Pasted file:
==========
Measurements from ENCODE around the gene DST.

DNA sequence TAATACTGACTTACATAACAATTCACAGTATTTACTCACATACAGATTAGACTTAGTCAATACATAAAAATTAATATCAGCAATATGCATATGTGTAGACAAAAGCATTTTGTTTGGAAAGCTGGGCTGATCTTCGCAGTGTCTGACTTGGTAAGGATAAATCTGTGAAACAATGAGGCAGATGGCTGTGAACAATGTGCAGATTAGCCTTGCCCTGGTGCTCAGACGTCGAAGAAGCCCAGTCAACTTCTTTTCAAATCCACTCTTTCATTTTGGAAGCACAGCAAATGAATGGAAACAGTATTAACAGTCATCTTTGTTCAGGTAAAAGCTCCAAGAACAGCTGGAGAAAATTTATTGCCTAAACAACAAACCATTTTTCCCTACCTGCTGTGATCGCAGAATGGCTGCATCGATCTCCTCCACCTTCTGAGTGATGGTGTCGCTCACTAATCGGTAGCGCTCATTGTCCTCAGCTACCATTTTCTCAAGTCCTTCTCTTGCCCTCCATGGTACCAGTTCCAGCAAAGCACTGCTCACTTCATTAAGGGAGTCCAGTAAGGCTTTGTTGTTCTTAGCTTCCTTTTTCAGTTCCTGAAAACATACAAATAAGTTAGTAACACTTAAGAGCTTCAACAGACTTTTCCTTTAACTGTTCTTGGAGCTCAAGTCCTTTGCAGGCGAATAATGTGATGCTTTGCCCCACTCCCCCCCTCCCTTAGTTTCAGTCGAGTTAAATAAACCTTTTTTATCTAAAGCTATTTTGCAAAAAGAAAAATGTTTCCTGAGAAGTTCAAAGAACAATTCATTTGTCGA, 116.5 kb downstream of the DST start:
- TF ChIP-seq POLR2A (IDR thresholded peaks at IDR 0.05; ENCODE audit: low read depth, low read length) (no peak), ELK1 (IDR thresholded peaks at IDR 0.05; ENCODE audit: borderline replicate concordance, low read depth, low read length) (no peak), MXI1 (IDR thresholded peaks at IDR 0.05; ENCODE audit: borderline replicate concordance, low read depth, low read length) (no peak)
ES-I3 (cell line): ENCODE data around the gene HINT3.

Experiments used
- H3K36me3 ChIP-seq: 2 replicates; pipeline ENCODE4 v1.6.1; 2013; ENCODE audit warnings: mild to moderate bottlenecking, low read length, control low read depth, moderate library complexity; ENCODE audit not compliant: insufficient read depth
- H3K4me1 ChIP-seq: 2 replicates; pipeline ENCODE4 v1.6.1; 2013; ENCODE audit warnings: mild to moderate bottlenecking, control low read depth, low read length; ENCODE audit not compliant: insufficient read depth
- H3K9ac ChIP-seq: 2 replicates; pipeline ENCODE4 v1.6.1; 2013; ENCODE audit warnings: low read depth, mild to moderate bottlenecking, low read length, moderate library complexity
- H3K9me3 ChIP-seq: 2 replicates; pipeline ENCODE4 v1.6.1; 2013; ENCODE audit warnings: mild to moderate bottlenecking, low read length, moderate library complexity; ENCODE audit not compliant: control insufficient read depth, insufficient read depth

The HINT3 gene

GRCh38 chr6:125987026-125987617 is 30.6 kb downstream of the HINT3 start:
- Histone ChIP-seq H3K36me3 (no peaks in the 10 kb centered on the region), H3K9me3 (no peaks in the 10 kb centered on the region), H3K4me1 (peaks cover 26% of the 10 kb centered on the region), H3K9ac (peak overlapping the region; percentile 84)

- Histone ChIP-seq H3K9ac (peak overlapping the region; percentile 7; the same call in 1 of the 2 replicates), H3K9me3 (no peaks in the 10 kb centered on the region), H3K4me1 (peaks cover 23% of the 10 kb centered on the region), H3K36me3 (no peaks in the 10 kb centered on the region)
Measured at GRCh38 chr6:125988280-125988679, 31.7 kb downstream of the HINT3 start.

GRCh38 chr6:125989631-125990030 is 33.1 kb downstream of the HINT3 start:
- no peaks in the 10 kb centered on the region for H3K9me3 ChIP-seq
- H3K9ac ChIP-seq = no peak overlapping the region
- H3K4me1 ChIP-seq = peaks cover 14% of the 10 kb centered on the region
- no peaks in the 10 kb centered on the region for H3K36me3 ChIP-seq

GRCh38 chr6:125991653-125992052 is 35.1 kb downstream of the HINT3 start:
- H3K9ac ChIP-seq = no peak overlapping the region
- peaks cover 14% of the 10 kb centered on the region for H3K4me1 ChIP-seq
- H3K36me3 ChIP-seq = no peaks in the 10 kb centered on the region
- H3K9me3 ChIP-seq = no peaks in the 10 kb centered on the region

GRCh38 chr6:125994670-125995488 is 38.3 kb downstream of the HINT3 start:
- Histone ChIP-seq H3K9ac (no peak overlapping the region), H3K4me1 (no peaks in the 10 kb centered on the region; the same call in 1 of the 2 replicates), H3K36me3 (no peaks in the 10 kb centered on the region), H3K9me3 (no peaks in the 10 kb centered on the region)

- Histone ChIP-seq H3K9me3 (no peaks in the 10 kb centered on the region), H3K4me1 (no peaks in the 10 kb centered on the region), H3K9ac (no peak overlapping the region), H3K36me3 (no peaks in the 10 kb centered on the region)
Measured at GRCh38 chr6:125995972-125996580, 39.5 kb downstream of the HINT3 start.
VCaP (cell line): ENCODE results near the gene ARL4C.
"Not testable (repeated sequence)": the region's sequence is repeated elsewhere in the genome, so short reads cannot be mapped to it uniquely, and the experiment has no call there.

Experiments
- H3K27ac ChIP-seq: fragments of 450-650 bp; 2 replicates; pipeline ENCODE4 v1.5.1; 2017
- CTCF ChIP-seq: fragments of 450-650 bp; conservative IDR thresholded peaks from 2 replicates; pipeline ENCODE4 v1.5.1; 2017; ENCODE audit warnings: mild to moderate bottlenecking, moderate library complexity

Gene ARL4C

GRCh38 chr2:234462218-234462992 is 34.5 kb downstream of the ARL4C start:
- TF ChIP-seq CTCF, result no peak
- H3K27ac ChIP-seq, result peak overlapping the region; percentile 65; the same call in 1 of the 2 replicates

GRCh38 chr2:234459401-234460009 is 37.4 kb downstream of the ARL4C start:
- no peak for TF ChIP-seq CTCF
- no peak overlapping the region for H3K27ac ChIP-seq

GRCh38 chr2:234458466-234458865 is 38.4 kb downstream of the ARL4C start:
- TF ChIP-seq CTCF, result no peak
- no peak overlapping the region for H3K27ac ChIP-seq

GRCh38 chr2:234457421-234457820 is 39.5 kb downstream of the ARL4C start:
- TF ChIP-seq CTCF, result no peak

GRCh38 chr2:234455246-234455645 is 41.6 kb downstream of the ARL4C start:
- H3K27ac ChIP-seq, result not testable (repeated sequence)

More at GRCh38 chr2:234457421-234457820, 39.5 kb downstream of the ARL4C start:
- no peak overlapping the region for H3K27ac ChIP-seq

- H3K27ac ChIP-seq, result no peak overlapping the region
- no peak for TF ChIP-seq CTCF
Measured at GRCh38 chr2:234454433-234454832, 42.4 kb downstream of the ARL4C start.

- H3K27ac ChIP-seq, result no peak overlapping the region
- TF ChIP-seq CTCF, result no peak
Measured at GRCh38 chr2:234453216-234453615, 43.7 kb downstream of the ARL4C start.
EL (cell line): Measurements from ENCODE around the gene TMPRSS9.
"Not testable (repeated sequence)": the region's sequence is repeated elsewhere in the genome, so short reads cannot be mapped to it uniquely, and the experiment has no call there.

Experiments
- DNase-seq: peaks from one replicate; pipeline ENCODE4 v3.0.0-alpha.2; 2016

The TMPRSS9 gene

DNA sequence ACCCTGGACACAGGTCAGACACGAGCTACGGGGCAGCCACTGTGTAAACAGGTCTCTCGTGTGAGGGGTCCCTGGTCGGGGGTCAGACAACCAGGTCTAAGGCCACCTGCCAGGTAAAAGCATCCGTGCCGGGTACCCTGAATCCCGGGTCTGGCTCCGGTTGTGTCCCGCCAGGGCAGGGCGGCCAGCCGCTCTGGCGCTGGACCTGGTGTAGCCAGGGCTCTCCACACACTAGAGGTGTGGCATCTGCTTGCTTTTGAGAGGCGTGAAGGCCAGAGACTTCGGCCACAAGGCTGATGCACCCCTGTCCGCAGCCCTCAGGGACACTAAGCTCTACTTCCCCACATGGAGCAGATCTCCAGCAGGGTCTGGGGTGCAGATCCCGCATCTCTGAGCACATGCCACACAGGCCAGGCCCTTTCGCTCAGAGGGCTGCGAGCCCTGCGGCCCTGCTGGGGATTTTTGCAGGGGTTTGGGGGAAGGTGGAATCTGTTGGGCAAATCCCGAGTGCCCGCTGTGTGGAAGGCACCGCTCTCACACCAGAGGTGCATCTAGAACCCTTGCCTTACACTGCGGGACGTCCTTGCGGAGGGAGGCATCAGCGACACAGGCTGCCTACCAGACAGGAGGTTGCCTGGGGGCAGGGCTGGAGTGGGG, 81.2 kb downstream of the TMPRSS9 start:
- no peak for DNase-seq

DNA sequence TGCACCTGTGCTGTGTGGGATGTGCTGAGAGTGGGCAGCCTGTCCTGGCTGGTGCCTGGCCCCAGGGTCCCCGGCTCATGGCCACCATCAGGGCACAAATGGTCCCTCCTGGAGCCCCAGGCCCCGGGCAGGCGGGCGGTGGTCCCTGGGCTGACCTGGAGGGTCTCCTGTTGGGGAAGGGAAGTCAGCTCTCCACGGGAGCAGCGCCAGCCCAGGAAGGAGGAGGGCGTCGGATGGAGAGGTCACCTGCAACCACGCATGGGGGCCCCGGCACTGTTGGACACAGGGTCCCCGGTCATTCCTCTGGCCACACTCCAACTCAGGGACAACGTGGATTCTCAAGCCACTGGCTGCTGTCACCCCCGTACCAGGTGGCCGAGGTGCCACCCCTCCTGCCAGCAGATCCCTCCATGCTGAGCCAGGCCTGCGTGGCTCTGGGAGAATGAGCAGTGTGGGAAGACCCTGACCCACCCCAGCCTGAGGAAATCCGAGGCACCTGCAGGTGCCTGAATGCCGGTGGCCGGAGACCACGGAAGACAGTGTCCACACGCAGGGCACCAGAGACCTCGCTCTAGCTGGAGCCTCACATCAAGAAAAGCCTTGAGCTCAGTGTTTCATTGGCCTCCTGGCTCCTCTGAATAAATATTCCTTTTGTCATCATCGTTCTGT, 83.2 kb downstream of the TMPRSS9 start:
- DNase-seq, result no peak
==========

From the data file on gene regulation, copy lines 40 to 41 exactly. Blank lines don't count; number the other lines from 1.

- no peak overlapping the region for H3K27ac ChIP-seq

GRCh38 chr2:234458466-234458865 is 38.4 kb downstream of the ARL4C start: